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What happens to the feed-in tariff when you sell your house

Posted by Cathy Debenham on 3 July 2012 at 9:08 am

See more recent article: I'm selling my house with solar panels - how do I get the most value?

I recently spoke to someone who installed solar PV when the feed-in tariff rate was 43p per kWh for small systems. They had been told by an EDF customer service person that when they sold their house, the new owner would have a new contract with EDF and wouldn't be eligible for the same tariff level. 

This is NOT true.

The feed-in tariff is attached to the installation, not the owner. So if you sell your house, the expectation is that you will include the solar panels (as a fixture and fitting), and that the new owner will get the feed-in tariff at the same rate (index-linked) for the remaining period.

This strikes me a a great selling point. The new owner gets lower electricity bills and a regular income. I hope that surveyors and estate agents are recognising the long term value of solar PV when they value properties with it installed.

To read more information about the feed-in tariff and selling your home, click the link.

Photo by stephengg


If you have a question about anything in the above blog, please ask it in the comments section below.

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7 comments - read them below or add one


Stone2001Comment left on: 16 October 2017 at 3:58 pm

Hi what if you are buying a house but can't afford the price they want for the Feed in Tariff and they sell to another company? Dose that then become a lease? Our mortgage are happy with it going ahead and our mortgage advisor has said that it shouldn't affect us remortgaging or selling but I am unsure...

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Cathy Debenham

Cathy DebenhamComment left on: 29 April 2013 at 8:28 am

While Mary is right that you can set up a lease for the solar panels, the buyer's mortgage company may not be keen on it. They have strict criteria for this kind of lease which includes requirements for removal of the panels, servicing etc, click here for more detail.

There is little evidence that solar panels currently add to the sale price of your property, although some research shows that they make it a 'deal-sealer'.

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maryEnComment left on: 28 April 2013 at 9:25 pm

When you sell a house you remain the registered Fit person so unless the buyer pays extra for your panels, I would keep the FIT payments. Your solicitor will need to draw  up a lease similar to a lease that people enter into with a solar panel company that rents the space above the roof to put solar panels on.

I doubt buyers will want to pay extra for the panels, but they would like the free electricity so it shouldn't put them off buying the house. Lots of estate agents don,t realise sellers can keep the FIT payments though.

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Cathy Debenham

Cathy DebenhamComment left on: 6 July 2012 at 8:28 am

Fred, the government has set out clear guidance. It says: "We expect standard property ownership rights to be applied to the ownership of the generating equipment. When ownership of that property changes we will expect the ownership of the generating equipment and FITs payments to also change and pass to the new owner of the property and this will need to be notified to the scheme administrator. It will be left to the market for the previous owner to be compensated for the remaining value of the FITs payments and on-site benefits (eg through a higher price paid for their property)."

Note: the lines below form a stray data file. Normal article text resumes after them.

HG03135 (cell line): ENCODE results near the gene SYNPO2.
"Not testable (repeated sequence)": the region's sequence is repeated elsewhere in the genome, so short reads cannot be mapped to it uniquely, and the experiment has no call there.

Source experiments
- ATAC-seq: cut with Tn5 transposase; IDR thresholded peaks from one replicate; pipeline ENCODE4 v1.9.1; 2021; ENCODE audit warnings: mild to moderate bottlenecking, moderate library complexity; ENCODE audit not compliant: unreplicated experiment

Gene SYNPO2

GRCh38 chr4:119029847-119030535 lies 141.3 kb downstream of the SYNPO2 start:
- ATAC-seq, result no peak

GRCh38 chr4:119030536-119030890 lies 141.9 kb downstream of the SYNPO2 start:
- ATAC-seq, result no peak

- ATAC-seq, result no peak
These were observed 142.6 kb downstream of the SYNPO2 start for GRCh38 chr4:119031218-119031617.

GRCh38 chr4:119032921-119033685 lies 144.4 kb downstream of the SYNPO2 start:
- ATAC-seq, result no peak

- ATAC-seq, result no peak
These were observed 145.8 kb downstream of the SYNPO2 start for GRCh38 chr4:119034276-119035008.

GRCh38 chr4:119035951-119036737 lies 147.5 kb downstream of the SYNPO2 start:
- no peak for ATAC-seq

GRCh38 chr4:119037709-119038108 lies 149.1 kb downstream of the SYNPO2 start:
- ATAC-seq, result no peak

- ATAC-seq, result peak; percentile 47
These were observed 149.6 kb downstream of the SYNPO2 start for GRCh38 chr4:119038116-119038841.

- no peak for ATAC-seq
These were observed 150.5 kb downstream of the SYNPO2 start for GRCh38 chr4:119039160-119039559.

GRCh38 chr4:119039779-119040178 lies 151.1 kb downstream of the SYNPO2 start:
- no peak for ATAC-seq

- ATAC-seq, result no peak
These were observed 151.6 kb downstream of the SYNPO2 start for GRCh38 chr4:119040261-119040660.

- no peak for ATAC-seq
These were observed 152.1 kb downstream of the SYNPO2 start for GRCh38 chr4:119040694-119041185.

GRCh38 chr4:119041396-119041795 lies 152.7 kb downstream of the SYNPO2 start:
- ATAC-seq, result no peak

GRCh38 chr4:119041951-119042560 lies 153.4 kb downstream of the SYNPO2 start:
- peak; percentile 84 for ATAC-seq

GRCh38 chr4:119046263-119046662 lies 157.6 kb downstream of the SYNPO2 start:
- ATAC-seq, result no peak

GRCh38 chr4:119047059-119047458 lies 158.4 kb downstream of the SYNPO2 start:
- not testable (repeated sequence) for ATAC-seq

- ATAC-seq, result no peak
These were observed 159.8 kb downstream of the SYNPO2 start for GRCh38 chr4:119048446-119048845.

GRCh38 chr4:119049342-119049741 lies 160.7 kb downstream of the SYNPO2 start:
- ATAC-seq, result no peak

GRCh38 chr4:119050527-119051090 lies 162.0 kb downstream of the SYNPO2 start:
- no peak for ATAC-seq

However, while that is the intent, it doesn't stop people looking to see if they can find legal ways to get round it. I know that there are people doing just that, but haven't yet heard of any working in practice. My own view is that trying to keep the FITs income when selling your house will make it so much more difficult to sell that it's probably not worth the hassle, and it's better to put the effort into educating potential buyers so that they understand (and pay for) the added value.

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Fred1Comment left on: 6 July 2012 at 5:22 am

Hi all,

Since there are more than 250,000 systems on roofs there must have been a fair number sold by now. I would have thought the companies should all know about it. Is there chapter and verse in any of the Ofgem or DECC documents ???, I presume it has been covered by one or the other. Better to be able to quote the source than get in to a "yes it is no it isnt" cycle....




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Cathy Debenham

Cathy DebenhamComment left on: 5 July 2012 at 9:14 am

Hi Morris. There's nothing to stop you, but if I were the new owner I wouldn't be very keen on that idea. And you may find the new owners mortgage company is not keen either. The mortgage lenders association have a set of terms on which they will agree rent a roof schemes, and it may be difficult for an individual (rather than a rent a roof company) to comply.

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morrisokComment left on: 3 July 2012 at 11:47 am

But do you have to sell it to the new owner as a fixture and fitting? 

What is stopping me renting the roof to myself now and when I sell it the new owner would have to take on that, the same as if I had rented my roof to a third party company instead of buying them?

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